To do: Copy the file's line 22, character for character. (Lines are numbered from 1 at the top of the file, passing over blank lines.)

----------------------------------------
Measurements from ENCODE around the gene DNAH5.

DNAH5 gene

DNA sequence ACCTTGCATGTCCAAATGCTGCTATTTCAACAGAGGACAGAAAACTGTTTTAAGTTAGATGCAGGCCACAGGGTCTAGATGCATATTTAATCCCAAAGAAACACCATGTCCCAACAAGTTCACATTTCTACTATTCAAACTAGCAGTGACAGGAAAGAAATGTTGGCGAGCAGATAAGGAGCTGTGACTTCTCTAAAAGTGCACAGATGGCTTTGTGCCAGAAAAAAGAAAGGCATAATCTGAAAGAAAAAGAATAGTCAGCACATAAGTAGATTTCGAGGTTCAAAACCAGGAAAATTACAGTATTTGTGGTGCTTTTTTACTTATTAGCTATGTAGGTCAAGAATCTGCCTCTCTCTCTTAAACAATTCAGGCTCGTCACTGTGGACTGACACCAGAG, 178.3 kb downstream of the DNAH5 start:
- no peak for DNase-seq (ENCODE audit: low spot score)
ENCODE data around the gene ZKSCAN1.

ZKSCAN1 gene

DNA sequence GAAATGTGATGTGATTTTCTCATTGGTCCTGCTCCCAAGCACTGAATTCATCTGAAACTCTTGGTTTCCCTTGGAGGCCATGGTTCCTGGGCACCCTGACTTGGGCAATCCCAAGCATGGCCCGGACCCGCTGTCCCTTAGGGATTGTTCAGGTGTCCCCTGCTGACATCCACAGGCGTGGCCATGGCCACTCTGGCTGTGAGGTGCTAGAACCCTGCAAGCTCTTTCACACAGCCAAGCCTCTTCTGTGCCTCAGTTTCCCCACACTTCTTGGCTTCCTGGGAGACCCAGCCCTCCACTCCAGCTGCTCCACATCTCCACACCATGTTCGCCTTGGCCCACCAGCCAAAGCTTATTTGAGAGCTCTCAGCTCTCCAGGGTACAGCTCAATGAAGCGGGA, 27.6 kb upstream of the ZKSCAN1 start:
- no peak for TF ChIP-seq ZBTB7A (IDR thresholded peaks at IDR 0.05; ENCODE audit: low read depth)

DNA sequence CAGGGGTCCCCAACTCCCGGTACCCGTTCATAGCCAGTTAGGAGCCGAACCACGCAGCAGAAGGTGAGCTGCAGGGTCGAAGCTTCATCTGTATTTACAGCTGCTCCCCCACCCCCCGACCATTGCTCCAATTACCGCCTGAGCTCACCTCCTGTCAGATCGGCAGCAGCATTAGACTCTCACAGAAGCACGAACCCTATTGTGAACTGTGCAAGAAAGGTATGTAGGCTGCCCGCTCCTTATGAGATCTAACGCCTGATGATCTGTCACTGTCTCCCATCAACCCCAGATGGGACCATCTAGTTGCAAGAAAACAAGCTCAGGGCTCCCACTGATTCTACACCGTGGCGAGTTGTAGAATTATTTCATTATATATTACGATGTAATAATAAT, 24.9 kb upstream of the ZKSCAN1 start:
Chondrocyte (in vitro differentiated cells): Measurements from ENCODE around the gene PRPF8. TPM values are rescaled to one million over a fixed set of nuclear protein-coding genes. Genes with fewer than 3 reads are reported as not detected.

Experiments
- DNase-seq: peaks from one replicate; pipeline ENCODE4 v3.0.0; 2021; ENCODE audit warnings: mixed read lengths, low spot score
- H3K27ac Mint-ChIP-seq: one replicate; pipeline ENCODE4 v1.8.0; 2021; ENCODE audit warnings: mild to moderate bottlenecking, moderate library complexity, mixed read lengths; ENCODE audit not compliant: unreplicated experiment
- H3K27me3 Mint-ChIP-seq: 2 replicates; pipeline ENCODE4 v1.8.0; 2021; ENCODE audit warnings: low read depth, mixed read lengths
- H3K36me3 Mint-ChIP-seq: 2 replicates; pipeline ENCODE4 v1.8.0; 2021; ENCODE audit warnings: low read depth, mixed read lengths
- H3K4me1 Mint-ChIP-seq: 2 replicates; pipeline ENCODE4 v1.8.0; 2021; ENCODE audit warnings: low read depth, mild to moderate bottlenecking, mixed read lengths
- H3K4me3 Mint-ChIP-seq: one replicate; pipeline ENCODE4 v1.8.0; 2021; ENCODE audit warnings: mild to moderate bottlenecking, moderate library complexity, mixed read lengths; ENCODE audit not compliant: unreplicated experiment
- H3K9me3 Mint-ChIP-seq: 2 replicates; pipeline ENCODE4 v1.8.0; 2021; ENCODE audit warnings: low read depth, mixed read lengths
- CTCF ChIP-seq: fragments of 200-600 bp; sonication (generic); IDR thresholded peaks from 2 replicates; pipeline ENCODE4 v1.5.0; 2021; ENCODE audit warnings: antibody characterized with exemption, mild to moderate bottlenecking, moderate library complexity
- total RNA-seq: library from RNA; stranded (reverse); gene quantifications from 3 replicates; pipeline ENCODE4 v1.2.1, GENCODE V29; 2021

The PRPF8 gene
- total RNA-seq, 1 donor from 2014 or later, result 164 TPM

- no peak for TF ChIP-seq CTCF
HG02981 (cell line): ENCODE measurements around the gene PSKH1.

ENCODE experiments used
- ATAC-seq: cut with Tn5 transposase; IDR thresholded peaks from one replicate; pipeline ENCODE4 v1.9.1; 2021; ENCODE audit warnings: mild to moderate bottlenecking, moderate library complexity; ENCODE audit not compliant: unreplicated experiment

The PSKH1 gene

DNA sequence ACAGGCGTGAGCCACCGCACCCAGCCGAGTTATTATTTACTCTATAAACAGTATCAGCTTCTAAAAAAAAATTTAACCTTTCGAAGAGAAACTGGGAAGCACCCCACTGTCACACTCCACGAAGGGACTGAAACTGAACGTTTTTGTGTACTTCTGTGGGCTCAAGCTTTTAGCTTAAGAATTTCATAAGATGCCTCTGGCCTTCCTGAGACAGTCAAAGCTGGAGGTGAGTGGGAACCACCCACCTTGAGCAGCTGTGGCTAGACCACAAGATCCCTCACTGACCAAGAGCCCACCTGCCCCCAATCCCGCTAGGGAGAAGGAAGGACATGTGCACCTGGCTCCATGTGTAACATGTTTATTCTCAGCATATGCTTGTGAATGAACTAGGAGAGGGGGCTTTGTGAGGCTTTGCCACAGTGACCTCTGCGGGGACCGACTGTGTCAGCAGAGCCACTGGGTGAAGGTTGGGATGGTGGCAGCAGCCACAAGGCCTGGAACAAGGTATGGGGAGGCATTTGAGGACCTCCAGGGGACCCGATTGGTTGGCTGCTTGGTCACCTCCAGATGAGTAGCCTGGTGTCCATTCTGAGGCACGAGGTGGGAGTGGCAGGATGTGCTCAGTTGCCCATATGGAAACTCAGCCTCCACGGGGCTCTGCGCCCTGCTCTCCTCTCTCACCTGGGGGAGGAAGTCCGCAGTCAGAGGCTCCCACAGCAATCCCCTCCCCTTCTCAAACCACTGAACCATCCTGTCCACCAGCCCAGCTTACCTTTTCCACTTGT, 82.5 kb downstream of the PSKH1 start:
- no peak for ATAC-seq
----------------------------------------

- total RNA-seq, 1 donor from 2014 or later, result 164 TPM